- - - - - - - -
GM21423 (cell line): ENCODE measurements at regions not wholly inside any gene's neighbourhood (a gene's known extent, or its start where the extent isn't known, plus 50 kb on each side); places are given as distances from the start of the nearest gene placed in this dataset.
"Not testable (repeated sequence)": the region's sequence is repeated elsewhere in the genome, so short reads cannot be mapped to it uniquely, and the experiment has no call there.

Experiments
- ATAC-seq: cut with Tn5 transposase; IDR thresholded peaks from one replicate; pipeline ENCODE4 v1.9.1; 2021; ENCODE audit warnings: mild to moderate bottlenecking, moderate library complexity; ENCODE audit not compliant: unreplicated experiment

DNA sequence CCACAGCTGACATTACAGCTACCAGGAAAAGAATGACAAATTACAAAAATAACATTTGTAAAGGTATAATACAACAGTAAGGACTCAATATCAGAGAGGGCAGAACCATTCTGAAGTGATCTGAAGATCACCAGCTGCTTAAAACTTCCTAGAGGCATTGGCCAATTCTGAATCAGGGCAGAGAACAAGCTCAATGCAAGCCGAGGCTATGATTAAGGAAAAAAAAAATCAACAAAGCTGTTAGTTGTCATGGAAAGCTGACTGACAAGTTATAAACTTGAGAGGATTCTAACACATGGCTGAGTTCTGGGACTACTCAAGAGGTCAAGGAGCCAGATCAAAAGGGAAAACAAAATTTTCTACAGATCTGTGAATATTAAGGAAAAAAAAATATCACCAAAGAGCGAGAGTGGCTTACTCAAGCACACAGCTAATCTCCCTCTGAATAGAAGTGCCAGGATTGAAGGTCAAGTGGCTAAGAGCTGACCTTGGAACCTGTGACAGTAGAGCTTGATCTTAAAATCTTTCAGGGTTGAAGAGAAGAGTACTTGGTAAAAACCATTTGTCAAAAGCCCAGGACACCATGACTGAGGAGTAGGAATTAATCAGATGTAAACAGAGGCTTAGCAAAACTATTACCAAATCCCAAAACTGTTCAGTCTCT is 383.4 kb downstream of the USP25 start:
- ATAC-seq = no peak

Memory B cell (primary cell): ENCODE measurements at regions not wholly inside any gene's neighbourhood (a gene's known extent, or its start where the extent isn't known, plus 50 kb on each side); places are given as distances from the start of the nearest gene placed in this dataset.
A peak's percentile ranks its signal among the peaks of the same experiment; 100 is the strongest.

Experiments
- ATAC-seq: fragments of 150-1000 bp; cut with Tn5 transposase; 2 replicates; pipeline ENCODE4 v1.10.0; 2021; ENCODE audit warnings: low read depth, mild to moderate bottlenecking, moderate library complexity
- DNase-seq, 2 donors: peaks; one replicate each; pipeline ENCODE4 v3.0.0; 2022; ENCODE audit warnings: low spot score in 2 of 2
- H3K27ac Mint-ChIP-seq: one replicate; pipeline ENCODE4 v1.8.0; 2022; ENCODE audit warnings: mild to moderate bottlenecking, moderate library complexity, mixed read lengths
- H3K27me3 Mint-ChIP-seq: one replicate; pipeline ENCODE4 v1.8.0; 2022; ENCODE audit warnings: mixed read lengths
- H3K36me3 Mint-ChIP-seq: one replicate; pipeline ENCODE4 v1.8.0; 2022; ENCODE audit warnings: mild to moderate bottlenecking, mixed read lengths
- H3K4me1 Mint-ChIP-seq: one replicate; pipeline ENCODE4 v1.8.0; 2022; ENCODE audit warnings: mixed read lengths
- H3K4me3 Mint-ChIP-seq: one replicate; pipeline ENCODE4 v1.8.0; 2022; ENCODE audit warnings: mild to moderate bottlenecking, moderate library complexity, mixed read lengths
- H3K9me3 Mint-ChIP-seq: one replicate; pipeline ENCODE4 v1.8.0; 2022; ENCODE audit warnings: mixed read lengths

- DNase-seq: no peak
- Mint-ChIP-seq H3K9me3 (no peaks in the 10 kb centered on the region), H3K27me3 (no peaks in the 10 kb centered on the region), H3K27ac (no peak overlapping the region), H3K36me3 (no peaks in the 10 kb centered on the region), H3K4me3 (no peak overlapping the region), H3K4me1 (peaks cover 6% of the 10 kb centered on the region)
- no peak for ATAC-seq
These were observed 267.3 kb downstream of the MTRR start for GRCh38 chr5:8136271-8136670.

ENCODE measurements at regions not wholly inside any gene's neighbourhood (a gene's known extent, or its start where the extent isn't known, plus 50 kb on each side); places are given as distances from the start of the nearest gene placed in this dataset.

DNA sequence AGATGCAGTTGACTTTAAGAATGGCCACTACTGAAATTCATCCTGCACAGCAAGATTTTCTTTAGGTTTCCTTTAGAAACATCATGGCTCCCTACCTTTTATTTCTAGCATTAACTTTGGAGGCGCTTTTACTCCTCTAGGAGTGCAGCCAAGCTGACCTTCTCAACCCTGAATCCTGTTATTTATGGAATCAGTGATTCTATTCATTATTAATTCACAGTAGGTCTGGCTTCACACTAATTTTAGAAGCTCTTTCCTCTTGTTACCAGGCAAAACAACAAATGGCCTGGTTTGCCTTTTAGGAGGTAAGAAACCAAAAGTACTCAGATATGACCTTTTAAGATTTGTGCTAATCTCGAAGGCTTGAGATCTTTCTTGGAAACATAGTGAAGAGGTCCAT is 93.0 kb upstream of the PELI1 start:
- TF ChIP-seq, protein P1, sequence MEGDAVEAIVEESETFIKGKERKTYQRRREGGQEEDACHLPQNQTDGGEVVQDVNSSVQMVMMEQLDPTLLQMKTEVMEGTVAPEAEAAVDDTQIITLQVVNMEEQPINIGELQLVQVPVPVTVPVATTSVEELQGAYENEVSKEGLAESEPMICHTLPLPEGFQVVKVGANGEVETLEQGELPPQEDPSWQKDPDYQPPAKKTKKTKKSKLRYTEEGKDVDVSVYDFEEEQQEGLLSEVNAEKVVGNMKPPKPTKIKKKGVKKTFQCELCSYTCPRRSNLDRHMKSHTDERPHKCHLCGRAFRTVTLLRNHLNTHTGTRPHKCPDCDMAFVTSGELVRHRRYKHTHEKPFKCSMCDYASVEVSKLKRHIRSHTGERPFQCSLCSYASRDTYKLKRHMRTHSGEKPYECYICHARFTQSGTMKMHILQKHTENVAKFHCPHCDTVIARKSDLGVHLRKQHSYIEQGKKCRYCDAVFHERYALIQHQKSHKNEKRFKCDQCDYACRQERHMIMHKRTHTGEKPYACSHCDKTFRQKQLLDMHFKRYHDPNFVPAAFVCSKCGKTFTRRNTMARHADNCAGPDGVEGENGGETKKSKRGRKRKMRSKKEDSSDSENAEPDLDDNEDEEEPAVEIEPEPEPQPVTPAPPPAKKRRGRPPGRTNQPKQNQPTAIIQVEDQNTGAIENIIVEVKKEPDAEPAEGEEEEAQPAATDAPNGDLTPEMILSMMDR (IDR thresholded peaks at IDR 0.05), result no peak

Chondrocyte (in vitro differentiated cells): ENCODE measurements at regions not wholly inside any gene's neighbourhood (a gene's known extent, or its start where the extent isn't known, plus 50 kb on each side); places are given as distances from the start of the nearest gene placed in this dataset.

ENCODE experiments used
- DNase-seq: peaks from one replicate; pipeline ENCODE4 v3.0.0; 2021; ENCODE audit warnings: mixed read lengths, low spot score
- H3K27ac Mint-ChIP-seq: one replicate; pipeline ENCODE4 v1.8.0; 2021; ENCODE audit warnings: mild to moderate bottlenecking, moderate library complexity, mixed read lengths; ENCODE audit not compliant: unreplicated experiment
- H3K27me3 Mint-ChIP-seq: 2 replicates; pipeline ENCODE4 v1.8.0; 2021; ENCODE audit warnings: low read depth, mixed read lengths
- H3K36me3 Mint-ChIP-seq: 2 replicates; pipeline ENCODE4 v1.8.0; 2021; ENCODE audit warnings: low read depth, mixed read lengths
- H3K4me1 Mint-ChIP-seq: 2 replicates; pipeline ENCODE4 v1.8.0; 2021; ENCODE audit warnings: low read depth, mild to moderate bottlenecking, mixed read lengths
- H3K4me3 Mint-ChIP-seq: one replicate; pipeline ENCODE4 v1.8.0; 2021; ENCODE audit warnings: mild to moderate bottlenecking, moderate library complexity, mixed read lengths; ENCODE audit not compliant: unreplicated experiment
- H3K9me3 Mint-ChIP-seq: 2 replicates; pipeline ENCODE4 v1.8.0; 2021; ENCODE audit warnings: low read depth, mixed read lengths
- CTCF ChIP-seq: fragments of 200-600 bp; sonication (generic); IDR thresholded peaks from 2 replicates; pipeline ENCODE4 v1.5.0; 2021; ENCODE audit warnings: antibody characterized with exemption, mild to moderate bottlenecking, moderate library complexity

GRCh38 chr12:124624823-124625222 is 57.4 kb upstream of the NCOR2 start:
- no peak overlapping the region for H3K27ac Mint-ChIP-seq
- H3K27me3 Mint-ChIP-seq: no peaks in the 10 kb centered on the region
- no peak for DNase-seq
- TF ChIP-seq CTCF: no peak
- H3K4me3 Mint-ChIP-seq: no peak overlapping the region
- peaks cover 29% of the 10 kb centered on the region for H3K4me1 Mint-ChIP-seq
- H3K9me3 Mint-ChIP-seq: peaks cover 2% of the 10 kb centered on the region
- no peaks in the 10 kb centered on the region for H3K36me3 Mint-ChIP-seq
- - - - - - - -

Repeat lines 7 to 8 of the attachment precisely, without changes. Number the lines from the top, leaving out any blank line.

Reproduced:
Memory B cell (primary cell): ENCODE measurements at regions not wholly inside any gene's neighbourhood (a gene's known extent, or its start where the extent isn't known, plus 50 kb on each side); places are given as distances from the start of the nearest gene placed in this dataset.
A peak's percentile ranks its signal among the peaks of the same experiment; 100 is the strongest.